Almost any event can increase a trader, investor, or lender's cross-border risk. An unexpected resignation, a terrorist act, or a currency collapse can completely transform the political and economic landscape of a country, a region, or the world. Since the advent of globalization, politics and economics have been forever entwined, sometimes resulting in calamitous outcomes. One of the disadvantages of globalization and instant communications is that the impact of such change is felt instantaneously. Today there is less time to react before someone else does; we may be sleeping while others are reacting. Perhaps the impact of localized economic and political events would not be so dramatic if the international marketplace were not so interconnected - if currency and stock trading did not occur and information was not broadcast 24 hours per day.
This book is all about how to identify and manage the plethora of risks associated with conducting business abroad - and how to think outside the box to be able to anticipate the impact of change on business operations. Effective country risk management is all about combining the right information with the right tools, instincts and response to identify, avoid, and manage cross-border risks. Daniel Wagner shares with you the things he has learned over a quarter century of analyzing and managing country risk for some of the world's best known corporations and international organizations.
By listening to this book, you will come to know more about country risk management than virtually all of your peers. You will also be able to add value to the risk management processes in your organization, even if you are not formally part of a risk management unit. If doing so helps your organization become smarter about how it does business abroad and enhances its ability to make profit, all the better, because in the process it will be contributing to development, job creation and improving the lives of people around the world.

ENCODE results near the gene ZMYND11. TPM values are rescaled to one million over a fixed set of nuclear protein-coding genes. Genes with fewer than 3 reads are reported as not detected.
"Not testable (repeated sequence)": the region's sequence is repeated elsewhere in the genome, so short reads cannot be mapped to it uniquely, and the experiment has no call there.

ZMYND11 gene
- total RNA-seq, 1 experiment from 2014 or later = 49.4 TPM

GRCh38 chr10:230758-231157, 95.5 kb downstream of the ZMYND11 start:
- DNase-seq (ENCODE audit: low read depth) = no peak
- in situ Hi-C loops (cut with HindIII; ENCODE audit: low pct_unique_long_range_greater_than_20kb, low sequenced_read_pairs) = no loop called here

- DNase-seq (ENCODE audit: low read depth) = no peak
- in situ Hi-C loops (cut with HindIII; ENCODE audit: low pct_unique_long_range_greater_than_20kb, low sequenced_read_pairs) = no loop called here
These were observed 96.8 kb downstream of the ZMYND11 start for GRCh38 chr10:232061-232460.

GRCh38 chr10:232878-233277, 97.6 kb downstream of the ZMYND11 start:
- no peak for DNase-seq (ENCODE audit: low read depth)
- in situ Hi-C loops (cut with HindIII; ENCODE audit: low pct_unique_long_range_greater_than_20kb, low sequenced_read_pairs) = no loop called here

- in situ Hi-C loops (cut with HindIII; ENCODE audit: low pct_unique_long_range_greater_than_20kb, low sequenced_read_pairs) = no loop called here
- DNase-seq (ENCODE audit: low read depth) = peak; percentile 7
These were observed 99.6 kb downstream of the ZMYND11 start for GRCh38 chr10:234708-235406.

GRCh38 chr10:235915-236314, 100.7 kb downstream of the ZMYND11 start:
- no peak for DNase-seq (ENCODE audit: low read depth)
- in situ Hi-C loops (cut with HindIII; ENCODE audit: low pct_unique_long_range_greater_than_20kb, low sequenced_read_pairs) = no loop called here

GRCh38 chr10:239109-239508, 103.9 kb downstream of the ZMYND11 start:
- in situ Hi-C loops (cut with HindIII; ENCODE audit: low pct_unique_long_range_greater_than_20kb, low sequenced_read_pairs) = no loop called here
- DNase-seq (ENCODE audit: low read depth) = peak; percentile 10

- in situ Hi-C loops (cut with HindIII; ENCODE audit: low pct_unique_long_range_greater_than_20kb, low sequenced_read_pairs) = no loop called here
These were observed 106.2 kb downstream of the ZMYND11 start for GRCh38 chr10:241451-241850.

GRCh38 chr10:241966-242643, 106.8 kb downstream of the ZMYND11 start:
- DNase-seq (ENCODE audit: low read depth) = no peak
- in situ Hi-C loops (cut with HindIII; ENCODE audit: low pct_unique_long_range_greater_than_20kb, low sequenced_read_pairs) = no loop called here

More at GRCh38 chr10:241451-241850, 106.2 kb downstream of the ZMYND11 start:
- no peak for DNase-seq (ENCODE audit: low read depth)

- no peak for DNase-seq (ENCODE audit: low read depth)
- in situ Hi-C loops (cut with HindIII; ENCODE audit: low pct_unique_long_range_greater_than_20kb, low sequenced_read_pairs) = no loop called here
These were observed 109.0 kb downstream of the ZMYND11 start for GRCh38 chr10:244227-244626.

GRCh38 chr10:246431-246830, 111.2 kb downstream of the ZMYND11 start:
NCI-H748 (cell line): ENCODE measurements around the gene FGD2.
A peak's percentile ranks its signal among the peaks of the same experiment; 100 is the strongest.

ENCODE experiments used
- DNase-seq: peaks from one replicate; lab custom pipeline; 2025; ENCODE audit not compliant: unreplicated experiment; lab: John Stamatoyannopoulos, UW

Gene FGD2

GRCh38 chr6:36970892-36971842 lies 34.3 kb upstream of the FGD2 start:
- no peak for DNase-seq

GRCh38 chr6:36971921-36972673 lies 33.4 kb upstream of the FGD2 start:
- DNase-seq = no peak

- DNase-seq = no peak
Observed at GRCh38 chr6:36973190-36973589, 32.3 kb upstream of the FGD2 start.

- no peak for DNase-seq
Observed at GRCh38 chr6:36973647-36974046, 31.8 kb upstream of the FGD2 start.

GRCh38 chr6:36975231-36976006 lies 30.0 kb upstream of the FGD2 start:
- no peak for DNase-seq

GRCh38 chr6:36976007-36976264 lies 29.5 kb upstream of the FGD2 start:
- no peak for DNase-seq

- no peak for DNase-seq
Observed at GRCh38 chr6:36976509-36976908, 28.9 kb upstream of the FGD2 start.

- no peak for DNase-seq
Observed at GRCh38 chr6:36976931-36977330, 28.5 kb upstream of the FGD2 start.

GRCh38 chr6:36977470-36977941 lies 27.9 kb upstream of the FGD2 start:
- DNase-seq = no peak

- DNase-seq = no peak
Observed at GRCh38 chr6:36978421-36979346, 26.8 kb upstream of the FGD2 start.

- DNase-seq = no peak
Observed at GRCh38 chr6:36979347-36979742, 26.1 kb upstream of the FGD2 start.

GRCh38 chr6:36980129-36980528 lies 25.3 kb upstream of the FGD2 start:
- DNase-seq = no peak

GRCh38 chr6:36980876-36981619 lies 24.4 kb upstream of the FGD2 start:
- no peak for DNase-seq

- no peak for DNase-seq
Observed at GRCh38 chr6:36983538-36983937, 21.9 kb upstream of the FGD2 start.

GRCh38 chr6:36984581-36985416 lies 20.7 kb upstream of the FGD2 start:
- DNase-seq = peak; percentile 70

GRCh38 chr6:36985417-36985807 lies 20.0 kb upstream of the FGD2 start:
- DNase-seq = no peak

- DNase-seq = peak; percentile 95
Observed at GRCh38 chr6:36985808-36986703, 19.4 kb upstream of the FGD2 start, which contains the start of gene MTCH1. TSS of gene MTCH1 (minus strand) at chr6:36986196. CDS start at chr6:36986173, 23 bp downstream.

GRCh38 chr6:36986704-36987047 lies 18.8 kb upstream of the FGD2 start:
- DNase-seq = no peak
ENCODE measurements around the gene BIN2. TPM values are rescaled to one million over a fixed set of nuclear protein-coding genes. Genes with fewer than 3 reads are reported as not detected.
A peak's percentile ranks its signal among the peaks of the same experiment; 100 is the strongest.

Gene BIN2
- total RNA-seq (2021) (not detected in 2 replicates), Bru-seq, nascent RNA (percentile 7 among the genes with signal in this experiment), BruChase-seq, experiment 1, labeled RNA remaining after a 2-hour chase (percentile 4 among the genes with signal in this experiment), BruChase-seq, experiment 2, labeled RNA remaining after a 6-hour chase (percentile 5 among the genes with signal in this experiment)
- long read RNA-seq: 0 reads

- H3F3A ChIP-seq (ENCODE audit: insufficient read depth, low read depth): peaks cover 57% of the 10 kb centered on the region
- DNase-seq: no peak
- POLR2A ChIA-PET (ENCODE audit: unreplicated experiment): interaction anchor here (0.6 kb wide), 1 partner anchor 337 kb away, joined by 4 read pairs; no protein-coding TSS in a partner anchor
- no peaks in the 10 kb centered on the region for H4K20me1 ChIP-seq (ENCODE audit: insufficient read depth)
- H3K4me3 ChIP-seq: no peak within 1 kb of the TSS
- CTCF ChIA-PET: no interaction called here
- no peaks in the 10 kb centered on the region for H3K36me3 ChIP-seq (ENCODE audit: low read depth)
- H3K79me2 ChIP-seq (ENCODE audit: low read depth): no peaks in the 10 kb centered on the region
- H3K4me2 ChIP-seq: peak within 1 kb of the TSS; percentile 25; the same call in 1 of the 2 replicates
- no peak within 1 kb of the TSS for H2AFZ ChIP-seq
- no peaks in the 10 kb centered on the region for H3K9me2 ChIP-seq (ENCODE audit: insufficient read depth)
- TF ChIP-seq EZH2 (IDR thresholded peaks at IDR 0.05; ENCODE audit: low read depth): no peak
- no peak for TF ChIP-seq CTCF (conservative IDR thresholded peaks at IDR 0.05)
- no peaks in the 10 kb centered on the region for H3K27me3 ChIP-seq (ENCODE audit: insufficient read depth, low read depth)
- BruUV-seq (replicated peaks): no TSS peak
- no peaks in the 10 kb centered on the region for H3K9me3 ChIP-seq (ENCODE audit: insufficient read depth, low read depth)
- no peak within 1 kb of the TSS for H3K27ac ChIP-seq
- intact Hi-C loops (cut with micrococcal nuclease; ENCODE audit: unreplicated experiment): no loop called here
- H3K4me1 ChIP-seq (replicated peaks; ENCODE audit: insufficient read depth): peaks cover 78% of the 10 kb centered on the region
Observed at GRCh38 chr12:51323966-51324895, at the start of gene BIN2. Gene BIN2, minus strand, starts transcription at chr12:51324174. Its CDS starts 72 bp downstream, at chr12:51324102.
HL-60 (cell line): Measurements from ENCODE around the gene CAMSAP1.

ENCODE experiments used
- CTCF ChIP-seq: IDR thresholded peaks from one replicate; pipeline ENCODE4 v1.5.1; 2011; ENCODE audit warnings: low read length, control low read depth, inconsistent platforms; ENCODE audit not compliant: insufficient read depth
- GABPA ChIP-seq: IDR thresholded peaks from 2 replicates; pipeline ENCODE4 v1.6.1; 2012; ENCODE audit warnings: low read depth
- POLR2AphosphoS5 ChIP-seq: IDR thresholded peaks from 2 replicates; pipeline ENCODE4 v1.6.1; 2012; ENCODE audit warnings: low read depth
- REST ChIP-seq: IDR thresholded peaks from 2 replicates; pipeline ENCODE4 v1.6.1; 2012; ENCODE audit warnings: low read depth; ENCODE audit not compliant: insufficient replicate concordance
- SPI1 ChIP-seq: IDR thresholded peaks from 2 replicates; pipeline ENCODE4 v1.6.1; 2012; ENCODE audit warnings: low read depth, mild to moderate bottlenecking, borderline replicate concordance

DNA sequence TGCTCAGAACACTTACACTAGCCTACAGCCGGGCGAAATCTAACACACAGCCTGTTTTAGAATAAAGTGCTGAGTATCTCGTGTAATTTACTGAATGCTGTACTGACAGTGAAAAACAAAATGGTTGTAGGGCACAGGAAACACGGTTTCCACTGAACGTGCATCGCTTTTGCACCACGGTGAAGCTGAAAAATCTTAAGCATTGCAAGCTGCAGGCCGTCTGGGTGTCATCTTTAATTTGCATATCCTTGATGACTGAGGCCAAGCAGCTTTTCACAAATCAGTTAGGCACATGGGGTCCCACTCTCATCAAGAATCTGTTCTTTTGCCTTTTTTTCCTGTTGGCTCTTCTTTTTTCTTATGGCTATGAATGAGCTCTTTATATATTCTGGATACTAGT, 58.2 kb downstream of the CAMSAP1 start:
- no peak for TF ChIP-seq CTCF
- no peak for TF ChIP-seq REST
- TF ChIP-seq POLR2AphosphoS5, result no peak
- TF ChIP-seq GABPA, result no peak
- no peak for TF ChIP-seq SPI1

©2012 Taylor & Francis (P)2016 Daniel Wagner
Too opinionated and ethnocentric. You doubt the data as it makes very broad assertions. Very right wing comments with rosy language.
Too quick to make opinions with catchy buzzwords
The reading is good. Had it not been for the quality reading I would have never havery finished the book.
Drop the second half. The first half is more technical and less anecdotal. It has no idea that the US was once a very amateur power and in many ways it remains. Very pro Monroe Doctrine.
Read with lots of patience. I do not recommend for beginners in international relations. There are some good elements to be cherry picked.
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